Furthermore, HP1 proteins are modified by various posttranslational modifications including phosphorylation, acetylation, methylation, sumoylation, ubiquitination and others (40). Since the functions of HP1 are modulated by diverse protein modifications, the intervention on these modifications on HP1 may be an attractive therapeutic target for cancer therapy.
HP1 in cancer cells may also have unidentified cytoplasmic functions to promote the tumorigenesis. Previously, we showed that HP1 expression is mostly detected in cytoplasm in some cancer samples (8), suggesting potential cytoplasmic functions of HP1 in cancer cells.
There are still many unexplored functions of HP1 in cancer progression (Fig. 1). For example, the roles of HP1 in cancer stem cells and cancer metastasis were not well established yet. HP1 targeted drugs or other epigenetic drugs can be applied for preventing metastasis and for removing breast cancer stem cells.
Taken together, we summarized the recent progress on the roles of HP1 in breast cancer cells. Cancer cells probably control the expression of HP1 and chromatin structure to avoid cell defense mechanisms like DNA repair, cell cycle control, apoptosis and others. Cancer cells may even utilize HP1 overexpression to promote active cell growth. Considering bi-phasic expression and potential roles of HP1 in cancer cells, different cancer therapy should be applied depending on HP1 expression level. Further elucidations of HP1 functions during carcinogenesis may also provide new therapy methods for breast cancer and other diseases in future.
HP1 (Heterochroromatin protein 1), an important epigenetic factor, has diverse roles not only in gene regulation, but also in DNA repair and others. Interestingly, breast cancer cells show bi-phasic expression of HP1 during cancer growth (Phase I and Phase II). The altered HP1 expression in cancer may indicate potentially important roles of HP1 for breast cancer growth. Low HP1 expression at Phase I may contribute to BRCAness by impairing HR repair and cell cycle checkpoint control. High HP1 expression at Phase II may promote cancer cell growth together with Ki-67, TIF1β/KAP1/TRIM28 and others. We speculate that epigenetic alterations may have main roles in Phase I and accumulated genetic mutations may have key roles in Phase II. However, epigenetic alterations and genetic mutations are not separate events in cancer. Probably, these two mechanisms may cooperatively promote active cancer growth, metastasis, and apoptosis avoidance during cancer progression. We suggest that altered expression of HP1 plays critical roles in transition between Phase I and Phase II of breast cancer progression. Furthermore, different levels of HP1 in cancers may be responsible for different responses to various cancer therapy agents including cytotoxic agents. PARP inhibitor therapy can be applied for breast cancer patients with low HP1 expression. However, cancer therapy for HP1 -high group may be much more challenging. We suggest that re-setting chromatin structure by epigenetic drugs is crucial for some cancer patients, since HP1 is mostly associated with heterochromatin structure. Otherwise, novel cancer therapy directly targeting for HP1 should be developed for breast cancer patients showing high HP1 expression. For instance, disruption of protein complex of HP1 and Ki-67, TIF1β/KAP1/TRIM28 and others may be required for inhibition of breast cancer at this stage. In future, molecular roles of HP1 at each phase of breast cancer should be further characterized. Probably different cancer therapy strategy should be developed for each phase of breast cancer cells. It is interesting to check whether epigenetic drugs can recover the normal expression level of HP1 in cells. It is also important to test whether epigenetic drugs can re-set and make cancer cells more susceptible to various therapeutics. Further identification of epigenetic biomarkers for each type of cancers and at each stage will provide valuable tools for designing targeted and personalized cancer therapy in future.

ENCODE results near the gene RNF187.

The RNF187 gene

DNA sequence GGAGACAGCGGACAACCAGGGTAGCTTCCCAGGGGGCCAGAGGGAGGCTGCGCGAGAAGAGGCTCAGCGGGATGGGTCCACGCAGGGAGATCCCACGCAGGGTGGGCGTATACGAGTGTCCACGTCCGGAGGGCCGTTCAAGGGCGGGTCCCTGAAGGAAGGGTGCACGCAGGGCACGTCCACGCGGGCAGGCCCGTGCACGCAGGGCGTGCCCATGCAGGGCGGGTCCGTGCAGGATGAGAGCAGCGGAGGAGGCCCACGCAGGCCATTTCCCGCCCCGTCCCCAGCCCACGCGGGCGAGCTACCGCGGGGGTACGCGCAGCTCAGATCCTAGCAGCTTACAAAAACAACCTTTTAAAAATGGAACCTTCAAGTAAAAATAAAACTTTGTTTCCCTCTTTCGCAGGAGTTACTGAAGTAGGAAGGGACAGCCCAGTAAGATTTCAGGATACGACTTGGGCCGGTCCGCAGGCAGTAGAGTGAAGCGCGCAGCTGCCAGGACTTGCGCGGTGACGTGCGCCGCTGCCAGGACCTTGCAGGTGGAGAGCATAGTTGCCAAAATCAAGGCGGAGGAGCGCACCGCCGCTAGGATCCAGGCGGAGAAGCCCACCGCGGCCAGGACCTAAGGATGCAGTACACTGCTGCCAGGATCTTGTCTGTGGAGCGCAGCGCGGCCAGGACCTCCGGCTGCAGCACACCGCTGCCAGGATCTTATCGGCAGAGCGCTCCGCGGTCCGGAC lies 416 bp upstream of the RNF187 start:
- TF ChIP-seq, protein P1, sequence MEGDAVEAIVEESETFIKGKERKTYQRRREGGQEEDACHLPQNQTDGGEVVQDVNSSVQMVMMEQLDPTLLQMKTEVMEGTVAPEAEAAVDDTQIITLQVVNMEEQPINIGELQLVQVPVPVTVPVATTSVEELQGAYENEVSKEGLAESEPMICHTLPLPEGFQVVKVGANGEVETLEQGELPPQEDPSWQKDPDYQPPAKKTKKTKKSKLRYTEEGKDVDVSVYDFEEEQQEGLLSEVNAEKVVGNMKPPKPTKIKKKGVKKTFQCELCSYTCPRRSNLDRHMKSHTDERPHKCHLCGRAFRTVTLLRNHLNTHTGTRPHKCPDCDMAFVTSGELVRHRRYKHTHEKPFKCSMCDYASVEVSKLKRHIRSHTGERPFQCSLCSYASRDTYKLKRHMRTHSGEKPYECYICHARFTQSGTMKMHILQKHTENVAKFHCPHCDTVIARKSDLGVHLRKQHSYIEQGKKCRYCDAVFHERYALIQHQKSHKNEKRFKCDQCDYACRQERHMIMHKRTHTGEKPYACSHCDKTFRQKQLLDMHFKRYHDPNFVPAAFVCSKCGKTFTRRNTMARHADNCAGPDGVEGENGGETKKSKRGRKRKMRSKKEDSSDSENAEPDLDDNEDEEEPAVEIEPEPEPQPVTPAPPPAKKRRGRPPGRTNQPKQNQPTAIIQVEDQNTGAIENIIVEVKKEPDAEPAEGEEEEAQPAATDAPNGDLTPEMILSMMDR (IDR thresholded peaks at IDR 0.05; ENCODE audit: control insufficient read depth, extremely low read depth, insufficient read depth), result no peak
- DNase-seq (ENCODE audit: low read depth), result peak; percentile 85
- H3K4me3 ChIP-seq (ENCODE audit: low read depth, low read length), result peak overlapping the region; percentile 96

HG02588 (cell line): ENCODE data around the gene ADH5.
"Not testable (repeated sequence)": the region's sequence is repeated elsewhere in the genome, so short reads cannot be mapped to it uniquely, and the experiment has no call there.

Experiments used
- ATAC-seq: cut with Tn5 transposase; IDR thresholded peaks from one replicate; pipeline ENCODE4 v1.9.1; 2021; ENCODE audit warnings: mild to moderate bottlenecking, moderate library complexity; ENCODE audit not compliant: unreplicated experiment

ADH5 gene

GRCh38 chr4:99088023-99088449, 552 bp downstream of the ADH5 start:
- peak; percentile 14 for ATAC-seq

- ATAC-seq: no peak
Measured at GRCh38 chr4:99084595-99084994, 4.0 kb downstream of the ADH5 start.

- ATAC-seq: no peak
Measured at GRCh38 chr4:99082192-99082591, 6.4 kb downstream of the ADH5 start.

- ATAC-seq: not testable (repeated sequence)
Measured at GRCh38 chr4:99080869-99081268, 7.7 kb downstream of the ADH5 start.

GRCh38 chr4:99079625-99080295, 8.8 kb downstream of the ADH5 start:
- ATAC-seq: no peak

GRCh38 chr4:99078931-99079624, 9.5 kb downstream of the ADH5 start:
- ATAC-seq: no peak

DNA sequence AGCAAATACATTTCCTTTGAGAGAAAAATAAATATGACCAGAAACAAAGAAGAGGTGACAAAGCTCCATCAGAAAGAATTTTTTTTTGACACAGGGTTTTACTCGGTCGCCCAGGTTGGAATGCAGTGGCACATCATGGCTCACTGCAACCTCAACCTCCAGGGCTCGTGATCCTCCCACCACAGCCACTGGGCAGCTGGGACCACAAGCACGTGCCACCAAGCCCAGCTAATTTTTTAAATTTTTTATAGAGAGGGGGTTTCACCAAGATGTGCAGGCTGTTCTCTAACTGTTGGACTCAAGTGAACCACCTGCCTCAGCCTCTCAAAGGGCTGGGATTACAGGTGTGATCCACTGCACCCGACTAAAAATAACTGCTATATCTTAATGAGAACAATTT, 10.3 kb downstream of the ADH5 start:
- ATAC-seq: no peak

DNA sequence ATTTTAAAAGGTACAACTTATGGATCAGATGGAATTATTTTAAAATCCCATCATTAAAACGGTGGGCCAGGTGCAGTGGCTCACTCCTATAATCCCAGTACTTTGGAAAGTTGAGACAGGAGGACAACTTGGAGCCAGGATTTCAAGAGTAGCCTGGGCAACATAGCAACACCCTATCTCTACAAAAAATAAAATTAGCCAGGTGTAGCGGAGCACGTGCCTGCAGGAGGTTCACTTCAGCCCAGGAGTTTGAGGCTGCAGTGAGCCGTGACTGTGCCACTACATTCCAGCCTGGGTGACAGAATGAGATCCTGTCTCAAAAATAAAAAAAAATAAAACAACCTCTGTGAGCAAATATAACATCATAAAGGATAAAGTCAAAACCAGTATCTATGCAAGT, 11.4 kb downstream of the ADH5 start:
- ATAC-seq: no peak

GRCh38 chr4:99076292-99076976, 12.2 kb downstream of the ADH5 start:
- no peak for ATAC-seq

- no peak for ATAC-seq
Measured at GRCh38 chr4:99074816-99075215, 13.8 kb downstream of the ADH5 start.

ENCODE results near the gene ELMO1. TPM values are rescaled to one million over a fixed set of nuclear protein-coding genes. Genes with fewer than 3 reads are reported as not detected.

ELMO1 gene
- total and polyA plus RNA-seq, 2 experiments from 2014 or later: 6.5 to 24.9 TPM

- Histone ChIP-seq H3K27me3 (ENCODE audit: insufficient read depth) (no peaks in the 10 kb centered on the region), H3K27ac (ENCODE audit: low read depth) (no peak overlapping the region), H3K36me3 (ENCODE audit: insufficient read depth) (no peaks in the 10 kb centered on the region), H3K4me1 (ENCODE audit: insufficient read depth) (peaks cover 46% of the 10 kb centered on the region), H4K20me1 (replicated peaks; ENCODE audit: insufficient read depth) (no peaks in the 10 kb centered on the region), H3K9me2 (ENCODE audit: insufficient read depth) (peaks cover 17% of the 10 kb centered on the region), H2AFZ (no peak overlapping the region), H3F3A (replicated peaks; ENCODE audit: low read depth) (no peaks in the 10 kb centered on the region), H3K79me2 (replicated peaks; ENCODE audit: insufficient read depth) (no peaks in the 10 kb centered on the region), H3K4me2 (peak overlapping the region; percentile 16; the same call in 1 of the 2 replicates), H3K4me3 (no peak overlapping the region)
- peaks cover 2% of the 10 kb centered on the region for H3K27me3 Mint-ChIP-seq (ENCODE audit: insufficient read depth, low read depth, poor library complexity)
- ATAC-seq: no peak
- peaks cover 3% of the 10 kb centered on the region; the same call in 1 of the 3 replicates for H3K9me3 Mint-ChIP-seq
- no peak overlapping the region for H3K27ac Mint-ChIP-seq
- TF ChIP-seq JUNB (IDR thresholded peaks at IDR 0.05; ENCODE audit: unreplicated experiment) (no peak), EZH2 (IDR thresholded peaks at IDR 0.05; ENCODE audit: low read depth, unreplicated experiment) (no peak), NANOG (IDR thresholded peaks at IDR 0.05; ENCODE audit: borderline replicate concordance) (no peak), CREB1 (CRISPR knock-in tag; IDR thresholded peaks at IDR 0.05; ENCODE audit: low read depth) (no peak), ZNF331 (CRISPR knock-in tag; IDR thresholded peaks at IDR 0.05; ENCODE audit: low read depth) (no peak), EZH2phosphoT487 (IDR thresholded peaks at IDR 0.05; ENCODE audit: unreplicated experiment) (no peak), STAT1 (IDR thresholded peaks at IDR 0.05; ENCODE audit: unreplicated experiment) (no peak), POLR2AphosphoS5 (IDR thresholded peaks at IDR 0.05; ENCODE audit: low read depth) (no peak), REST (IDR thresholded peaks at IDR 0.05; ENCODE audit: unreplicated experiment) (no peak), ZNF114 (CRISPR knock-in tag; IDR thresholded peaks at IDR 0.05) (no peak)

This work was supported by National Institute of Health Research Grants R01DE10742 and R01DE14183, and The Mary Kay Foundation Research Grant number 005–13 (to DKA).
1. Stephens PJ, et al. (The landscape of cancer genes and mutational processes in breast cancer. (Translated from eng) Nature 486(7403):400-404 (in eng).
2. Ford D, et al. (1998) Genetic heterogeneity and penetrance analysis of the BRCA1 and BRCA2 genes in breast cancer families. The Breast Cancer Linkage Consortium. (Translated from eng) Am J Hum Genet 62(3):676-689 (in eng).
3. Easton DF, Ford D, & Bishop DT (1995) Breast and ovarian cancer incidence in BRCA1-mutation carriers. Breast Cancer Linkage Consortium. (Translated from eng) Am J Hum Genet 56(1):265-271 (in eng).
4. O'Donovan PJ & Livingston DM (BRCA1 and BRCA2: breast/ovarian cancer susceptibility gene products and participants in DNA double-strand break repair. (Translated from eng) Carcinogenesis 31(6):961-967 (in eng).
5. McCabe N, et al. (2006) Deficiency in the repair of DNA damage by homologous recombination and sensitivity to poly(ADP-ribose) polymerase inhibition. Cancer research 66(16):8109-8115.
6. Turner N, Tutt A, & Ashworth A (2004) Hallmarks of 'BRCAness' in sporadic cancers. Nature reviews. Cancer 4(10):814-819.
7. Lee YH, Kuo CY, Stark JM, Shih HM, & Ann DK (HP1 promotes tumor suppressor BRCA1 functions during the DNA damage response. (Translated from eng) Nucleic Acids Res 41(11):5784-5798 (in eng).
8. Lee YH, et al. (HP1beta Is a Biomarker for Breast Cancer Prognosis and PARP Inhibitor Therapy. (Translated from eng) PLoS One 10(3):e0121207 (in eng).
9. Sullivan BA & Karpen GH (2004) Centromeric chromatin exhibits a histone modification pattern that is distinct from both euchromatin and heterochromatin. (Translated from eng) Nat Struct Mol Biol 11(11):1076-1083 (in eng).
10. Pageau GJ & Lawrence JB (2006) BRCA1 foci in normal S-phase nuclei are linked to interphase centromeres and replication of pericentric heterochromatin. (Translated from eng) J Cell Biol 175(5):693-701 (in eng).